This limiting mindset is similar to one that existed back in 2001 when I gave a keynote at Fun Expo called “PC and Console Games: Is That Light at the End of the Tunnel, Or a Train?” (You can read about it here: https:// tinyurl.com/y3qoll3v.) Back then, I implored the industry to embrace the consumer games market and share the cash box with consumer game publishers so we could get the best games from the best developers. I had just licensed Tiger Woods PGA Tour Golf from Electronic Arts for Global VR. We gave them a percentage on every unit sold and a percentage of online play. And while we ultimately had to drop Tiger from the game (that’s a story for another article), it flipped the arcade-to-consumer-game model on its head.
In the good old days, the best arcade games were ported onto home consoles. As the consumer games market exploded, the best developers focused on the larger market, and the arcade video game business bordered on irrelevance. It was imperative for our industry to show a larger economic opportunity to game publishers in order to attract them back to our business.
But the idea of sharing the cash box to create windowed content really didn’t catch on. The resistance to revenue sharing was tangible. In one meeting with an operator, I was able to measure it by the volume of saliva on my face. And the video arcade business declined…greatly. Operators were forced to move hard into redemption games, shifting the emphasis from fun to merchandising. Sure, there were a few big games that would come out each year from companies like Namco and Sega, but the innovation in the video arcade business ground to a halt for 15 years.
But as my grandmother said, all good things come to those who wait. Slowly the industry has adopted revenue sharing. We can thank online tournaments from Incredible Technology and Play Mechanix, and digital jukeboxes from Touchtunes, Ecast and Rowe/AMi for that.
This time around, when VR emerged it caught the imagination of the game developer community like nothing before, and they started building games for the consumer market. But this market hasn’t quite developed for reasons I wrote about in my March 2017 piece in RePlay (it can also be found at www.replaymag.com/third-wave-of-vr-looks-like-a-tsunami-march-2017).
Without an installed base of virtual reality systems in the market, developers started shifting their attention to location-based entertainment as a way to create consumer awareness of VR (incorrectly assuming awareness was the problem) and to make enough money to extend their runways until the consumer market caught up with projections. Developers, not understanding the history of the amusement industry, demanded a percentage of the cash box. And since this was seen as a new product category, operators were open to it this time around.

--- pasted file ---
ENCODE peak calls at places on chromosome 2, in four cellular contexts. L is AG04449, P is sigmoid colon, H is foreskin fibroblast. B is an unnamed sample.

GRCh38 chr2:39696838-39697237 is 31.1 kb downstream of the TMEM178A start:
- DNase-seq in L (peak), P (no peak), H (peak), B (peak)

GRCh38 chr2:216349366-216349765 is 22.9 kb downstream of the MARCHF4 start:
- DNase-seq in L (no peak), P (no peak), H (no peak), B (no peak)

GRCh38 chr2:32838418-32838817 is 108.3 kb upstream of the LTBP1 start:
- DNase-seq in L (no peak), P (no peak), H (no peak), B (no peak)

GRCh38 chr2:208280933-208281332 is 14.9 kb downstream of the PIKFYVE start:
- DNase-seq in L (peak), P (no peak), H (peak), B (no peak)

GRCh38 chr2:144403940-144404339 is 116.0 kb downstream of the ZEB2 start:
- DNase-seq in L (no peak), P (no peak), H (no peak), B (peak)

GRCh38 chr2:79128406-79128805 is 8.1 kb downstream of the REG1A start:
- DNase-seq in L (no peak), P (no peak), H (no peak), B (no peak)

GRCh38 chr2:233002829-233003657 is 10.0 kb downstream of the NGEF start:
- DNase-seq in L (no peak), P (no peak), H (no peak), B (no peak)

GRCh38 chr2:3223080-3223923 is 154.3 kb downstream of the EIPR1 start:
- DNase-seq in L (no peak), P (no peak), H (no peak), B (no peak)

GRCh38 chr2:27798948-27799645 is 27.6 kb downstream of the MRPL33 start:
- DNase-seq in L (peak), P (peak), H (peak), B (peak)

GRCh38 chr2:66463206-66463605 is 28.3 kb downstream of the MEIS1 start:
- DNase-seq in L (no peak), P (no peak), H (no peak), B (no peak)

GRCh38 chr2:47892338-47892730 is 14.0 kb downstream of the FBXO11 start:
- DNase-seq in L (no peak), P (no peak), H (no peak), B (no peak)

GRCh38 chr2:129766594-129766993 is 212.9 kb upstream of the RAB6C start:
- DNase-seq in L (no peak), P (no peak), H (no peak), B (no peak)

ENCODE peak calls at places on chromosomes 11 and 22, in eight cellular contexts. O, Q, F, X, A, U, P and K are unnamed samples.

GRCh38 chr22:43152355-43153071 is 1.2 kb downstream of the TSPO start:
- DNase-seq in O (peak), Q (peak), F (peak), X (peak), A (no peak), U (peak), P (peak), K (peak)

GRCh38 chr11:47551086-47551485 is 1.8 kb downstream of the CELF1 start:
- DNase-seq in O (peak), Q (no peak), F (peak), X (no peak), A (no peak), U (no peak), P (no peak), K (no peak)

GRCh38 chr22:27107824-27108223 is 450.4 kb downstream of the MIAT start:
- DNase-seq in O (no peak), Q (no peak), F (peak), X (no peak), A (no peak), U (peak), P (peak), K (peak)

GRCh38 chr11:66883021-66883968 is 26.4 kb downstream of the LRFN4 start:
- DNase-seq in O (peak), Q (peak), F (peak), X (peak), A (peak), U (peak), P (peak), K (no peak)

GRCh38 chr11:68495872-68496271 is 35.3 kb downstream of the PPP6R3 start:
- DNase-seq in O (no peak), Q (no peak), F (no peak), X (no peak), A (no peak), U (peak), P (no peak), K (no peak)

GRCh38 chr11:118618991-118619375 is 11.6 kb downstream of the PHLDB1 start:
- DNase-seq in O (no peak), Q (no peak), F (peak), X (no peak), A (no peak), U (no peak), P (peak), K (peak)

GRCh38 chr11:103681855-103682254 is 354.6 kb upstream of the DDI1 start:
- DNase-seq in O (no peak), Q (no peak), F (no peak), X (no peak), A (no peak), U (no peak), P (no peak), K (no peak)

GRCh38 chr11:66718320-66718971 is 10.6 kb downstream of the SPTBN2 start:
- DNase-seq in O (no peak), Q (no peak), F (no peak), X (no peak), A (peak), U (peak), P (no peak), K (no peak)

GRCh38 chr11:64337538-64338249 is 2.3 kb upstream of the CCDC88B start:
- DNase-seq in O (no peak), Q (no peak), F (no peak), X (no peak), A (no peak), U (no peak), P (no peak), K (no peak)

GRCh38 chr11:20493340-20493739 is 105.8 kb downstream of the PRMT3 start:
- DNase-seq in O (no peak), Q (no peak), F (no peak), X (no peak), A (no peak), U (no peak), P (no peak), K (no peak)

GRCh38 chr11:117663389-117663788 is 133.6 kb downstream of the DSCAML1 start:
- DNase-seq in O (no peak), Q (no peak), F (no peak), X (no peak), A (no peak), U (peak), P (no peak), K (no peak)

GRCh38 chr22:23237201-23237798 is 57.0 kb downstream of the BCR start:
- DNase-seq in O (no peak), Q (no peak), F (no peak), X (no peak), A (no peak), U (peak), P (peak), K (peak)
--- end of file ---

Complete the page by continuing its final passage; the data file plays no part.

Over the next five to 10 years, most (if not all) video arcade games will feature virtual reality displays. We will look back and wonder what all the fear was about. And we will have created a thriving ecosystem of operators, developers and manufacturers where everyone is driven by the same incentives: player engagement and cash box. But the only way that happens is if operators embrace the change now. Otherwise, the companies making VR games today will look towards other markets to make a living. And in 10 years, I will be writing about the fourth wave of VR. That would be a shame.
[Author’s note: If you’re looking to add VR to your business, but you’re not sure what to buy, or would like guidance on positioning, marketing, pricing or other strategies to maximize your ROI and minimize your risk, email me about my new operator mentoring program at vrb[email protected].]
Electronic gaming and location-based entertainment veteran Bob Cooney helps companies with virtual and augmented reality solutions develop strategies to bring their products to the location-based entertainment market. He also helps operators navigate the stormy seas of disruption to select the best virtual reality solutions and experience for their locations. Bob has over 25 years of experience designing, manufacturing and marketing immersive out-of-home entertainment to consumers, operators and venues –– first as founder and chief executive of NASDAQ- and Inc. 500-listed Laser Storm, and later as an initial member of the Global VR executive team which introduced the first commercially viable virtual reality arcade game. Cooney went on to become VP of marketing and business development of Ecast, the digital content provider for jukeboxes, and COO of NTN Buzztime, the networked trivia game company. Cooney has been a driving force behind the development of numerous top-earning licensed games, including products based on EA Sports PGA Tour, X-MEN and Stargate, and has been a long-time vocal proponent of leveraging new technology to keep the out-of-home amusement industry relevant. To get in touch with Bob, visit www.bobcooney.com or email [email protected].